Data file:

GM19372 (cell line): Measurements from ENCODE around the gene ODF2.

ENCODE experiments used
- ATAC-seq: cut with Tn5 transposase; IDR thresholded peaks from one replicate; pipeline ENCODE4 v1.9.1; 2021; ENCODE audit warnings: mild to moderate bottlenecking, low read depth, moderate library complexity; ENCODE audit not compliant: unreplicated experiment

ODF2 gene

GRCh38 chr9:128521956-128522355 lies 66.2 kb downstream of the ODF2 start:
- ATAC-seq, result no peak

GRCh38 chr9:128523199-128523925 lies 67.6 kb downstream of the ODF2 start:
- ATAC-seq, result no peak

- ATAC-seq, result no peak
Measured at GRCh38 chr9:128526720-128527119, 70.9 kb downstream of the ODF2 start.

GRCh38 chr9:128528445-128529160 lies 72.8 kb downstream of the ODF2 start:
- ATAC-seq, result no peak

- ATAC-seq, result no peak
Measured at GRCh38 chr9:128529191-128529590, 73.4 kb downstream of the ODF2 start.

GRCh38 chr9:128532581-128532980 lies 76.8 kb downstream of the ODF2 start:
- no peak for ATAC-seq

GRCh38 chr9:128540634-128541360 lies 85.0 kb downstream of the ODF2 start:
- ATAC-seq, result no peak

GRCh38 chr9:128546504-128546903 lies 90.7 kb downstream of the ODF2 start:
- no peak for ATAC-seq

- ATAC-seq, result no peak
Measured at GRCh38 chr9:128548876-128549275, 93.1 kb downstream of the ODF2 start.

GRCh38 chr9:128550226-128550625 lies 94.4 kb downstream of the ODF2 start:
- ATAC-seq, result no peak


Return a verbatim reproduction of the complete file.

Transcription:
GM19372 (cell line): Measurements from ENCODE around the gene ODF2.

ENCODE experiments used
- ATAC-seq: cut with Tn5 transposase; IDR thresholded peaks from one replicate; pipeline ENCODE4 v1.9.1; 2021; ENCODE audit warnings: mild to moderate bottlenecking, low read depth, moderate library complexity; ENCODE audit not compliant: unreplicated experiment

ODF2 gene

GRCh38 chr9:128521956-128522355 lies 66.2 kb downstream of the ODF2 start:
- ATAC-seq, result no peak

GRCh38 chr9:128523199-128523925 lies 67.6 kb downstream of the ODF2 start:
- ATAC-seq, result no peak

- ATAC-seq, result no peak
Measured at GRCh38 chr9:128526720-128527119, 70.9 kb downstream of the ODF2 start.

GRCh38 chr9:128528445-128529160 lies 72.8 kb downstream of the ODF2 start:
- ATAC-seq, result no peak

- ATAC-seq, result no peak
Measured at GRCh38 chr9:128529191-128529590, 73.4 kb downstream of the ODF2 start.

GRCh38 chr9:128532581-128532980 lies 76.8 kb downstream of the ODF2 start:
- no peak for ATAC-seq

GRCh38 chr9:128540634-128541360 lies 85.0 kb downstream of the ODF2 start:
- ATAC-seq, result no peak

GRCh38 chr9:128546504-128546903 lies 90.7 kb downstream of the ODF2 start:
- no peak for ATAC-seq

- ATAC-seq, result no peak
Measured at GRCh38 chr9:128548876-128549275, 93.1 kb downstream of the ODF2 start.

GRCh38 chr9:128550226-128550625 lies 94.4 kb downstream of the ODF2 start:
- ATAC-seq, result no peak